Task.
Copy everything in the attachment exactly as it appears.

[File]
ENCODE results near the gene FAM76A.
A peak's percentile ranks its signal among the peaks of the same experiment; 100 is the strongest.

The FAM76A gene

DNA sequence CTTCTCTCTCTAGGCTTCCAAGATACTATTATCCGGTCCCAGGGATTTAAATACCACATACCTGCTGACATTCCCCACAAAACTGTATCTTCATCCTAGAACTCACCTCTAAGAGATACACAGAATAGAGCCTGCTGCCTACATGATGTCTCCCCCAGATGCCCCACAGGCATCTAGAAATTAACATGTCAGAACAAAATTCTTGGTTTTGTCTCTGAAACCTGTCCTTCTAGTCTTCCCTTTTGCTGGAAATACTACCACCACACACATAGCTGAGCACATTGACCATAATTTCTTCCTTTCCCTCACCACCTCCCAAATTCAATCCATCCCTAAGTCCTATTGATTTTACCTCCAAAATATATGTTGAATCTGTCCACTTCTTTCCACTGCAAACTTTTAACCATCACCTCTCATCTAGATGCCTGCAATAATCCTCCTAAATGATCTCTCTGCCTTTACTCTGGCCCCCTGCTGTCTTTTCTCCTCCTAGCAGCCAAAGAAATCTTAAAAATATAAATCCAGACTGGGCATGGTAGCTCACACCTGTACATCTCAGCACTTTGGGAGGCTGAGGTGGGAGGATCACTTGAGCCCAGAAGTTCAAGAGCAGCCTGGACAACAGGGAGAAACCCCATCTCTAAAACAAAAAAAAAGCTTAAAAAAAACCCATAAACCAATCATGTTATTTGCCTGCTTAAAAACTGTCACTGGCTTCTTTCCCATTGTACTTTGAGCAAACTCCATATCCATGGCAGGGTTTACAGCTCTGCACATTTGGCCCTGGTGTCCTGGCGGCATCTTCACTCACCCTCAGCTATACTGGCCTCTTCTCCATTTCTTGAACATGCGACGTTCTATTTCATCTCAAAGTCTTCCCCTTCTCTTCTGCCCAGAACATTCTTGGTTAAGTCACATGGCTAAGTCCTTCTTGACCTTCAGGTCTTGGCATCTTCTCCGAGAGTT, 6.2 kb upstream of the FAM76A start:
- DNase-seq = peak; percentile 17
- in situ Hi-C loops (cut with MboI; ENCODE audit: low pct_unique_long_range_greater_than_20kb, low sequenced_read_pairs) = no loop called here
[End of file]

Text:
ENCODE results near the gene FAM76A.
A peak's percentile ranks its signal among the peaks of the same experiment; 100 is the strongest.

The FAM76A gene

DNA sequence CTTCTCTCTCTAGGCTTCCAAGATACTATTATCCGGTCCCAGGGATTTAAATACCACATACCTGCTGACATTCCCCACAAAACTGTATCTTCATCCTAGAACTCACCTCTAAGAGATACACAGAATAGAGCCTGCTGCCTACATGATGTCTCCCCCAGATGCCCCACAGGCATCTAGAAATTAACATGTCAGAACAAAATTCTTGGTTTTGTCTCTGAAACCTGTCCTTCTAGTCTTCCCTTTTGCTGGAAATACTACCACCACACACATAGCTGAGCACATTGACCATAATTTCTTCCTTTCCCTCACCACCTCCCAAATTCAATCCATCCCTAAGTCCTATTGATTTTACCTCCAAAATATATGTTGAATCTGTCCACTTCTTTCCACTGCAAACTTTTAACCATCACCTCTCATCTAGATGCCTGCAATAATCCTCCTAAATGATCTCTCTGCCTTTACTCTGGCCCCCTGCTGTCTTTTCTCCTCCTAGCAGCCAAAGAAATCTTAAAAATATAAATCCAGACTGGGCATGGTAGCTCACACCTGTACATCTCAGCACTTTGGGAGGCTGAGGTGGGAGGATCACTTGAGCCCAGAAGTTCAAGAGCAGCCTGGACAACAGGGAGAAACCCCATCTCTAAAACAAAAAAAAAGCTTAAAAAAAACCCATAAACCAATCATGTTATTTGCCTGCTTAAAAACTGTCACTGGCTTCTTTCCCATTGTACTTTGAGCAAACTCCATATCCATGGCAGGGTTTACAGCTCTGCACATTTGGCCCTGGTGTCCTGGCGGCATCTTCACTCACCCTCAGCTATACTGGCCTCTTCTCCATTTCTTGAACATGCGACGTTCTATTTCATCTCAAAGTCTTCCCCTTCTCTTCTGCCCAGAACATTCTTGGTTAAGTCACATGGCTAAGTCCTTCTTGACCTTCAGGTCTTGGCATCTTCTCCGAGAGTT, 6.2 kb upstream of the FAM76A start:
- DNase-seq = peak; percentile 17
- in situ Hi-C loops (cut with MboI; ENCODE audit: low pct_unique_long_range_greater_than_20kb, low sequenced_read_pairs) = no loop called here